“Politics is the art of the possible.” -25+ year veteran lobbyist
So then, what is possible? What is not?
It can often be difficult to determine what is possible. State legislators, even the ones who truly have the best interest of the people at heart, can believe that every one of their ideas is great and should become the law. Understand that it takes more than an average amount of confidence and self-esteem to become a state legislator, so it stands to reason that some of these men and women think that each of their ideas is the best one since mayonnaise in a jar and any idiot who is against it is, well, an idiot.
Sometimes these legislators, who really are good people, make the huge mistake of failing to listen to those around them. In speaking with friends in the legislature, I’ve learned that one of the smartest things you will ever do (and it takes some time to do it) is to learn to whom you should listen. There are hundreds of lobbyists, activists and constituents who will fill the calendar of the legislator, but he or she must remember that not every appointment they take will be for honorable reasons. Neither will they all be for nefarious reasons. To whom will you listen?
One of my personal favorite organizations is Right to Life. There is a chapter in each state and they lobby for issues that concern only the matter of life. This is the oldest pro-life organization in the nation and the state chapters develop their positions on local issues based on the directions from the national group. The point is they are good at what they do. The National Right to Life studies both state and federal level issues and examines them carefully to make certain they are on the side of life except in the very most extreme situations. They understand the issues better than anyone else in the pro-life game.
So then, why would a pro-life state legislator argue with them?
Unfortunately, some of them do.
There is a wonderful legislator in a particular state who is as pro-life as they come. If he had his way, all abortions would be illegal at midnight tonight and forever more. He is fierce, brave, and can turn an average lobbyist into a puddle of water with just a few questions. This legislator is trying to pass a bill requiring that every woman seeking an abortion in his home state will be required to have an ultrasound before the procedure begins.
This is a great concept! Studies have shown that most women who are abortion vulnerable choose to give birth to their baby once they see an ultrasound image. Wonderful! Let’s put an ultrasound machine in every crisis pregnancy center and abortion clinic and get qualified personnel in there to take pictures. Right?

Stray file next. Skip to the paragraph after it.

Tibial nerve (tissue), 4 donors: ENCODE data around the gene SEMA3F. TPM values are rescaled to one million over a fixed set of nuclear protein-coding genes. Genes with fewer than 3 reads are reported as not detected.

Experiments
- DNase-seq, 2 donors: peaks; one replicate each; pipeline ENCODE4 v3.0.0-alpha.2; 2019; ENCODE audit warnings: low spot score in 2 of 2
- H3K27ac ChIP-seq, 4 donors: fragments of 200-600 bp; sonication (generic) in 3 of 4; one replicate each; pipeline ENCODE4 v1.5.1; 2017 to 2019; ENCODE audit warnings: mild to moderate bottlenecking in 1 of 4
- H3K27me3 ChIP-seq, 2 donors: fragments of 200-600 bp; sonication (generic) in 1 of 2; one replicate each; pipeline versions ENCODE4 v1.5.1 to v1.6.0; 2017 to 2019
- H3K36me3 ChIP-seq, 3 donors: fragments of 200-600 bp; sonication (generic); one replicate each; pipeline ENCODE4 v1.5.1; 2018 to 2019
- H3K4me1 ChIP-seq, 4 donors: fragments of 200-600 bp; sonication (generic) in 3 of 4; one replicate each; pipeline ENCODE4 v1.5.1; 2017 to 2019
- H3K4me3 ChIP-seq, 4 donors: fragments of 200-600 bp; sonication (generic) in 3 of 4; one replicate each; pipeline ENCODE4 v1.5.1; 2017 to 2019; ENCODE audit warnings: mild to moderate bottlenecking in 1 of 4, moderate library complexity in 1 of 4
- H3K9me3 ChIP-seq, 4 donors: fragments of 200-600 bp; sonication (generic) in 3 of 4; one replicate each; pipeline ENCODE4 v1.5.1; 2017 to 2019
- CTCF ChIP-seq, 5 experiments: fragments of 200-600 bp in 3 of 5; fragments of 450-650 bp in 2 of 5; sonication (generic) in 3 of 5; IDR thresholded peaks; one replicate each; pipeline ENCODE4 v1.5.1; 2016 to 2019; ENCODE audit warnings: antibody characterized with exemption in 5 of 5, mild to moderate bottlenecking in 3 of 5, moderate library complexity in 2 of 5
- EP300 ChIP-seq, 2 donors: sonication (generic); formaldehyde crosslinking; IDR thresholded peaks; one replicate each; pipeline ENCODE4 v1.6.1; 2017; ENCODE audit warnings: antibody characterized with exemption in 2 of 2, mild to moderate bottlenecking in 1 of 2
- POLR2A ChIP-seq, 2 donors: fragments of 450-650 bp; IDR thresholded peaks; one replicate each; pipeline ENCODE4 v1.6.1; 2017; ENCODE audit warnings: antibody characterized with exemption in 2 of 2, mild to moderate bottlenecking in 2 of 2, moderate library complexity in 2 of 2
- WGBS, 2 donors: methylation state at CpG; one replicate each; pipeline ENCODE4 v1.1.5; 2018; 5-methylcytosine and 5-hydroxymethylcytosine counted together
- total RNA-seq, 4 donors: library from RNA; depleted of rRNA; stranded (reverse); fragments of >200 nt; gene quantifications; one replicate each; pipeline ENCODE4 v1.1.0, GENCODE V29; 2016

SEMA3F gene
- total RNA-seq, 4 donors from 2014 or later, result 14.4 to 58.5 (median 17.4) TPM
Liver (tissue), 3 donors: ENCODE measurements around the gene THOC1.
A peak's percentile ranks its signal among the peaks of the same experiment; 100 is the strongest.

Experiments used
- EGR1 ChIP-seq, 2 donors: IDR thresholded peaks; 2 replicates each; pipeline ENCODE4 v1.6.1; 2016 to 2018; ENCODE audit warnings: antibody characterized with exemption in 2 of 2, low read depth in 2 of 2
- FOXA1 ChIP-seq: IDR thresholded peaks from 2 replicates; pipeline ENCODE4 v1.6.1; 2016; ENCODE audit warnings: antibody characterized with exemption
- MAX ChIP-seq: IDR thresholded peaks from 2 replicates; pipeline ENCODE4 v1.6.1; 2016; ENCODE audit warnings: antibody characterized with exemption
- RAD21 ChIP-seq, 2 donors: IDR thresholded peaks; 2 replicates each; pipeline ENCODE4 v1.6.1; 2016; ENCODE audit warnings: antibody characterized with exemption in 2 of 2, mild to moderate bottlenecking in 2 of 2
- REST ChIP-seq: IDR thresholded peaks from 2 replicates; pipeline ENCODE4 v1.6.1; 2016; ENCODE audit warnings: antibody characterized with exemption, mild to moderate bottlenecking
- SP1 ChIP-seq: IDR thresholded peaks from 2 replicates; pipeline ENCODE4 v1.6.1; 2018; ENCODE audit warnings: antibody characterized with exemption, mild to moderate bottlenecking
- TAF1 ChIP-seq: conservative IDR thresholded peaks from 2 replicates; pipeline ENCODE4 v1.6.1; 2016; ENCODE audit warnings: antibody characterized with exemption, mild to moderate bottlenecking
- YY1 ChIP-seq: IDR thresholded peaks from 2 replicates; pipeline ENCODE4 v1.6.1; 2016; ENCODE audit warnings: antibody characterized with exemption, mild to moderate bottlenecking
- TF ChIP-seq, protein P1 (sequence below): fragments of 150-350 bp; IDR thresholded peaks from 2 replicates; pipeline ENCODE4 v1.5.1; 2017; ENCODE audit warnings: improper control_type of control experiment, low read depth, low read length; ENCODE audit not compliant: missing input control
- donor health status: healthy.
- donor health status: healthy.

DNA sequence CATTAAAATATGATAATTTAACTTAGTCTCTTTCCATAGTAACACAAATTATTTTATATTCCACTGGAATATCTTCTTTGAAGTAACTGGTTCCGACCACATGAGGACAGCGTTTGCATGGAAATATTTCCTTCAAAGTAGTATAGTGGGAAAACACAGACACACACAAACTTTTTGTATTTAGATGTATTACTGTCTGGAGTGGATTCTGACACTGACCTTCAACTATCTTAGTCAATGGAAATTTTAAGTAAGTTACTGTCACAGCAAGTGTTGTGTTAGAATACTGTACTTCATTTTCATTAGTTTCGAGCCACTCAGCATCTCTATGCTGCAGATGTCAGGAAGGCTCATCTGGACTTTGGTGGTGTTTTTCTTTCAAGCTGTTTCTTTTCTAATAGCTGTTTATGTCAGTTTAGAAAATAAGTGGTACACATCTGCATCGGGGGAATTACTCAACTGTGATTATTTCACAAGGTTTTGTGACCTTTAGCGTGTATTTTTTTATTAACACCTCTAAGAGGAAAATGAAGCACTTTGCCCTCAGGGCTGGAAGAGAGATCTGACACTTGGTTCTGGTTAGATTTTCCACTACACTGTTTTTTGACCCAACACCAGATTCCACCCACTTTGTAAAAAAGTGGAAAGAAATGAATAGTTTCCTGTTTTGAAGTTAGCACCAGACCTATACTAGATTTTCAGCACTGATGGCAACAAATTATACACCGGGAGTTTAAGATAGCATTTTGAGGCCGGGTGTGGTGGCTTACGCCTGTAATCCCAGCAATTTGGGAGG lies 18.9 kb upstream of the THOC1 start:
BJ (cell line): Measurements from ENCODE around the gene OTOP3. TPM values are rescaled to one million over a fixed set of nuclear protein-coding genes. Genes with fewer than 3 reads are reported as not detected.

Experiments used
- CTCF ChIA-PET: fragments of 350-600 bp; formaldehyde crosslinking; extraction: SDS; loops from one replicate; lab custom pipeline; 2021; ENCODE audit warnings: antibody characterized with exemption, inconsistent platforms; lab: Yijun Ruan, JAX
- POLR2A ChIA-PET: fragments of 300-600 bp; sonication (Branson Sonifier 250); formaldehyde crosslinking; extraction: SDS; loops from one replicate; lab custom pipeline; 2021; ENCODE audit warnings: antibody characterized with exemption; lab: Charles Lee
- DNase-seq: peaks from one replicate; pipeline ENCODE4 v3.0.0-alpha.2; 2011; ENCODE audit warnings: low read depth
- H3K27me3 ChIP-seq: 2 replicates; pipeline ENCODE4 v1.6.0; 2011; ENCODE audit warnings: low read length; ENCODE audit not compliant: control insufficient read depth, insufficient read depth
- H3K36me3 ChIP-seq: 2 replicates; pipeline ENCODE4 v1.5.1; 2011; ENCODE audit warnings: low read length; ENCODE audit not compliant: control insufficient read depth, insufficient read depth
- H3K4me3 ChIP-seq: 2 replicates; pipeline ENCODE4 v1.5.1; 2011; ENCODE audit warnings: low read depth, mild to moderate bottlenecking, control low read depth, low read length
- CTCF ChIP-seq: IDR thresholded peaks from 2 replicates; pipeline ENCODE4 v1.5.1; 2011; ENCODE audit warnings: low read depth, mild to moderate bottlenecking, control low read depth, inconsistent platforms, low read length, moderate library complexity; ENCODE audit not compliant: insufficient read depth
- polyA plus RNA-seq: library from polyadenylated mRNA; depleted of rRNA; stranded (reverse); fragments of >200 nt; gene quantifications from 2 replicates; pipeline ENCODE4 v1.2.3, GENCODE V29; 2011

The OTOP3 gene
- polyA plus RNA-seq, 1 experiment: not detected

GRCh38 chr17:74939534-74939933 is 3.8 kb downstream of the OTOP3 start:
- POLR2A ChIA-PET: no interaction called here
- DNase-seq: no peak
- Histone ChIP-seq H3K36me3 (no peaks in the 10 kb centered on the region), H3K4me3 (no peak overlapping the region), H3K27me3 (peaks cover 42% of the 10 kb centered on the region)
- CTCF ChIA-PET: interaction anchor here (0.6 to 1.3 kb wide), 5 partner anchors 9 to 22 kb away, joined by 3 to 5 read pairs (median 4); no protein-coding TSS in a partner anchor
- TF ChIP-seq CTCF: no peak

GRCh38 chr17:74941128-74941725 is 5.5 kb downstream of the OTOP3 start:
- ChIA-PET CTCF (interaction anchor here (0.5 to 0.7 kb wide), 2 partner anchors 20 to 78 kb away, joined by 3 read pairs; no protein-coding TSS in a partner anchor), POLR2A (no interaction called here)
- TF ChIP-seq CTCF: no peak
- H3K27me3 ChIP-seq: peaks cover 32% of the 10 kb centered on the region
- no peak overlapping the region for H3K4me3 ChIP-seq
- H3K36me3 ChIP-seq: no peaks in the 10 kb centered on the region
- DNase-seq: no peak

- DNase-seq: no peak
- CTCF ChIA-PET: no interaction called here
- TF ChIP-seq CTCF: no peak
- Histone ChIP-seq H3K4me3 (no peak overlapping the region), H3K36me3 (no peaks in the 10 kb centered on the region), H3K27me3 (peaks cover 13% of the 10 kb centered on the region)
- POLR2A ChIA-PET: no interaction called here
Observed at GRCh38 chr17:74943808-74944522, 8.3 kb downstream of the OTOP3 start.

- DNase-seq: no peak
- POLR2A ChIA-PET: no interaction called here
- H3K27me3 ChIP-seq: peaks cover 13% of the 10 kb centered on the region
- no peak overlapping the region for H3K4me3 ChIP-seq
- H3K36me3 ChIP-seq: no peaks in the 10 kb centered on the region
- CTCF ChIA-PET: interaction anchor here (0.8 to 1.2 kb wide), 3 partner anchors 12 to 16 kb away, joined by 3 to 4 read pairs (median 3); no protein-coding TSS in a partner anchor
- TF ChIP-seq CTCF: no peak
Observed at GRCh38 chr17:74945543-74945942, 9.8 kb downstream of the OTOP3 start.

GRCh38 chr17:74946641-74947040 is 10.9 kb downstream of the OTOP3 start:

Not so fast. Those ultrasound pictures do not do one bit of good if they don’t show anything. A co-worker recently showed me some pictures from ultrasounds she had performed on women at various points in their pregnancies. My untrained eye could easily see the baby’s image at 10 weeks. With a little direction, I could spot the baby as early as 7 ½ weeks. But at 7 weeks, just 3-4 days earlier, I could see little. Pictures at the 6 week mark revealed nothing.
The women seeking an abortion have probably never learned to read an ultrasound image either. When I saw the pictures taken at 7 weeks, I did not SEE anything worth saving, even though I knew it was there. How will the abortion vulnerable women feel? They will see nothing, but know they are pregnant. “Since there’s nothing really there, an abortion isn’t such a big deal, is it?” Requiring an ultrasound at this point in the pregnancy does little good and costs a lot of money. The state legislator carrying the bill could re-write it to say that abortions could only be done after an ultrasound was performed on those women between 7-10 weeks along in their pregnancy.
Or he could take the advice of the state Right to Life chapter.
Background information: This same state just spent 14 years getting a constitutional amendment on their ballot that overturned a state Supreme Court ruling in which common sense abortion laws were nullified. The Right to Life Chapter in this state is now working diligently to reinstate some of these laws this year. In a play out of the liberal manifesto, the pro-abortion lobby filed a lawsuit to overturn the will of the people who passed the constitutional amendment, so the RTL chapter is back in court.
Politics is the art of the possible. What is possible at this point? When you are spending time, money, and personnel resources fighting a lawsuit, it is not the time to pass a law that can easily be overturned in the process. While it is often acceptable to fight the fights that are worth fighting, sometimes you need to fight the fights you can win. This state, with an overwhelmingly large pro-life legislature and governor, can easily win back an informed consent law, waiting period law, and a requirement that abortion clinics be licensed and inspected by the state health department. Fighting for mandatory ultrasounds may not be the best fight while they are also fighting in a courtroom to simply hold their ground.
Passage of this bill would only be fuel to the fire of the pro-aborts. When you have a liberal leaning judge or court in play, passage of an ultra-conservative pro-life bill is mute. It will end up costing you millions in legal fees and will be overturned by the nearest court as soon as possible.
Therefore, it is important to work within the bounds of “what is possible.” Even if it is a great idea, you may need to live to fight another day.